Not even death can stop comedian Andy Kaufman from releasing a new album. Also, Difficult Men and music from a "city on the grow."

Cover art for "Andy and his Grandmother"

Fight Night: Last week, Drag City released Andy and His Grandmother, an album of conversations comedian Andy Kaufman recorded with a micro-cassette recorder in the late 1970s. First response: Jeez, Andy Kaufman must have been tough to live with. His level of commitment to his comedy is likely unrivaled, but for the family and friends who didn't choose that path, being forced to be a part of his audio verité had to be exhausting. Second response: Or was it? How many of the arguments, harangues, and coercions on his tapes are real? How many reflect "real" life, and how many emerge from choices made to get tapeworthy reactions? Third response: His imagination almost automatically went to conflict, so much so that when he talks on the phone to animals, he gets in fights with them, as he does with almost everybody else on this album. My favorite piece: Kaufman's comedy of discomfort pre-dates Team Apatow, etc., and while it isn't always funny, Andy and His Grandmother is always impressive for Kaufman's willingness to sacrifice show biz's most prized attribute - likability - for a bit. (Alex Rawls)

Difficult Men: When I wanted to turn on the T.V. in our house I had to give a well-intentioned reason for wanting to watch a program, so I missed such touchstones of my mini-generation as Beverly Hills 90201, Saved by the Bell, Fresh Prince of Bel Air, and My So-Called Life. As an adult, I have access to my own clicker, but I watched The Wire, The Sopranos, Friday Night Lights, Deadwood, and Mad Men online, well after they aired in real time. Like a teenager invited to a college party, I went on an Internet bender, totally incredulous that these things had been available all this time and I hadn't known.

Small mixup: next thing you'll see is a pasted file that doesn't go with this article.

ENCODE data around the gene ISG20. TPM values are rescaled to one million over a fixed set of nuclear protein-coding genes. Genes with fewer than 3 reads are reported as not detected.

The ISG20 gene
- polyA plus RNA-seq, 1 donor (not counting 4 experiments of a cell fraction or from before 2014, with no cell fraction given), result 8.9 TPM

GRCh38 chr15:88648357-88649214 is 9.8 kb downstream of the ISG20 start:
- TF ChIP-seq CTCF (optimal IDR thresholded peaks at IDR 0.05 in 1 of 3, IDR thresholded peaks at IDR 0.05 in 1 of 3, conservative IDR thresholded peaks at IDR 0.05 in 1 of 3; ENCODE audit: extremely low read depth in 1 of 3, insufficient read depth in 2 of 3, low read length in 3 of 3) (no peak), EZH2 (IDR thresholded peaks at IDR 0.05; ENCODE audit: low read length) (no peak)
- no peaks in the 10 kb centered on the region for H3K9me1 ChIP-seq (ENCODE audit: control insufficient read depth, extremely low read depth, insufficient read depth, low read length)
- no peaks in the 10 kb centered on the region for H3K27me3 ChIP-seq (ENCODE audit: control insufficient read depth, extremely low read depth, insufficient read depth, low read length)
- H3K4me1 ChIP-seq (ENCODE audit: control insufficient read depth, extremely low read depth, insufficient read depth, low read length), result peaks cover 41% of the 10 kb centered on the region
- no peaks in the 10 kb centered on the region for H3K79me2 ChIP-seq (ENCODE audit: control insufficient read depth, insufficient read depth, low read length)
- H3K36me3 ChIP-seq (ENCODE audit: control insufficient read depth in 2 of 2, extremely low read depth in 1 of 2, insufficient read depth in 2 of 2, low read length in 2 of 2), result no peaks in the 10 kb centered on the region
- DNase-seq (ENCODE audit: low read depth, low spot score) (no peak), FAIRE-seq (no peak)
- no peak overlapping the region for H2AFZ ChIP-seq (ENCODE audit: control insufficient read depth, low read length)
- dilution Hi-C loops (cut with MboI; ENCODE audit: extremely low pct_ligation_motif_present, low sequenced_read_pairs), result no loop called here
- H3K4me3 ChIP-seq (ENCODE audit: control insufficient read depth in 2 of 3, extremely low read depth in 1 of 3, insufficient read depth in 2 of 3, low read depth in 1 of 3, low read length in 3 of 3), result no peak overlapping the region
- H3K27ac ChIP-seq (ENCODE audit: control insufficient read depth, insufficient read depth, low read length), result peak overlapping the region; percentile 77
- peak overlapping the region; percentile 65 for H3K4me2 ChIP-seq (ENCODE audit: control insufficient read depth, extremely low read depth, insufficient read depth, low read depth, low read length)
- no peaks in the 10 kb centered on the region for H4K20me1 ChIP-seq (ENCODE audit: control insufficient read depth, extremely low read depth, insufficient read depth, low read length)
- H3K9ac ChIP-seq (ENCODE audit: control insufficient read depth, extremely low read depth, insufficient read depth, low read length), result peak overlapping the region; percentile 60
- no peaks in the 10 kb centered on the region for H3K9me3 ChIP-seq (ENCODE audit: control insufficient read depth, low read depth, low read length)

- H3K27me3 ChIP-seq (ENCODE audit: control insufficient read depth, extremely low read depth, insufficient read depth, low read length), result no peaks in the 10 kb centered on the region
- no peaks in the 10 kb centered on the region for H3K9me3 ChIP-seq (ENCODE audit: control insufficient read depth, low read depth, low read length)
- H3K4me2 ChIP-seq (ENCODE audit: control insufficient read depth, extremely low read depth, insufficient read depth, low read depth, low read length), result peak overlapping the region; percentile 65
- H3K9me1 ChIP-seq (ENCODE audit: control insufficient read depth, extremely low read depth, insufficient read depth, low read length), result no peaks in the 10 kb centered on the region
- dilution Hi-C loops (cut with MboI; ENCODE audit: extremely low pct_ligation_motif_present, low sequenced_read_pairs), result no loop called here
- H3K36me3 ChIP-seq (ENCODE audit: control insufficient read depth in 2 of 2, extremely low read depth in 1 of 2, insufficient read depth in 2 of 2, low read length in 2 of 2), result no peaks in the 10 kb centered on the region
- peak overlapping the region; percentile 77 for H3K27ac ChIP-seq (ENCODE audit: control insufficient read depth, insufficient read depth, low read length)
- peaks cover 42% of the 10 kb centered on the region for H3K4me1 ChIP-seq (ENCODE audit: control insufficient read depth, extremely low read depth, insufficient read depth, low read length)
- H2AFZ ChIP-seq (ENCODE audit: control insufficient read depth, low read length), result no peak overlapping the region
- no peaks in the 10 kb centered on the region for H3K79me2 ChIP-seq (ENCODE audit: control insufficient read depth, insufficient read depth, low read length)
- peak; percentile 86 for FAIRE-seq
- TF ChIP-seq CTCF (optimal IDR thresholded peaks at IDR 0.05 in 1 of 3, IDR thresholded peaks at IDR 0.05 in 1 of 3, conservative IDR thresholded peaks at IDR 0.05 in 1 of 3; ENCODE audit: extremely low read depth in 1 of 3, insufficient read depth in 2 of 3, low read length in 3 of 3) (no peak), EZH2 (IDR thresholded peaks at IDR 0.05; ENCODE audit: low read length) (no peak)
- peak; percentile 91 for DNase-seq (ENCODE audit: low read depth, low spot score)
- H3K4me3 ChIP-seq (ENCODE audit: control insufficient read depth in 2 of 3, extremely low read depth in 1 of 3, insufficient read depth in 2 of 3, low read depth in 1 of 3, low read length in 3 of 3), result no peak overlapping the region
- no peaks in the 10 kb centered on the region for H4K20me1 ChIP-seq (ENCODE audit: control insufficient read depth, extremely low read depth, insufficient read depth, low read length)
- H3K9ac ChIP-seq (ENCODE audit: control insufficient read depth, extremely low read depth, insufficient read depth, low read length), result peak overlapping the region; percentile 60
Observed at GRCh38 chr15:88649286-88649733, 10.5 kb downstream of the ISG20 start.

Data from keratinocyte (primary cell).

Earlier this month, Brett Martin published a book titled Difficult Men: Behind the Scenes of a Creative Revolution, in which he covers not just the characters I have come to know and dysfunctionally love, but the men who wrote, directed, and produced them. His book covers David Chase (The Sopranos), Matthew Weiner (Mad Men), Vince Gilligan (Breaking Bad), David Milch (Deadwood), David Simon (The Wire, Treme), among others whose shows I have yet to voraciously consume. I haven't read it yet, but it's at the top of my stack, but it's there with some trepidation. There's nothing better to complicate a good literary crush like eavesdropping on writers talking about writing. (Amie Marvel)

My Home State: When I went to Shreveport earlier this year as part of the Louisiana Soundtrack Experience, Centenary College's Chris Brown gave me Shreveport, There's No Place Like This Town: Our City's Songs (1934-1986). It's a home-burned collection of blues, swing, gospel and R&B that Brown collected for his Shreveport Songs mp3 blog, much of which is ridiculously entertaining. The peeping Tom anthem "Knot Hole Blues" by The Sheldon Brothers (Bob and Joe) and the garage rock "Hook Nose and a Wooden Leg" by The Bad Habits will forever more live on my computer so I have them at my fingertips.  

The most recent post spotlights Theodore Wilburn with the Wilburn Family's "Down in Dixie (Where They Say You All)," a hot Western swing number, and the blog is an excellent companion to Dan Phillips' Home of the Groove, which focuses on New Orleans R&B. Brown and Phillips are obsessive scroungers for information as well as music; a recent Home of the Groove post traces at length the career of "Professor Shorthair," Gerald Tillman. Abraham's "Funky Spider And" (from Shreveport) and Bobby Williams Group's "Boogaloo Mardi Gras Pt. 2" (from New Orleans) have been on every iPod or iTunes library I've had access to since I learned of their existence. Shreveport Songs and Home of the Groove do year around online what The Ponderosa Stomp does on stage one weekend a year. (Alex Rawls) 

... finally, in other Ponderosa Stomp news, garage greats The Sonics have been added to the lineup. The schedule for its Music History Conference has been finalized, and it includes The Flamin' Groovies' Cyril Jordan in conversation with Chris "Let's Dance" Montez, a Los Angeles garage rock conversation with members of The Standells, The Sloths and Ty Wagner, and an interview with Swamp Dogg. Tickets to Ponderosa Stomp events are on sale now.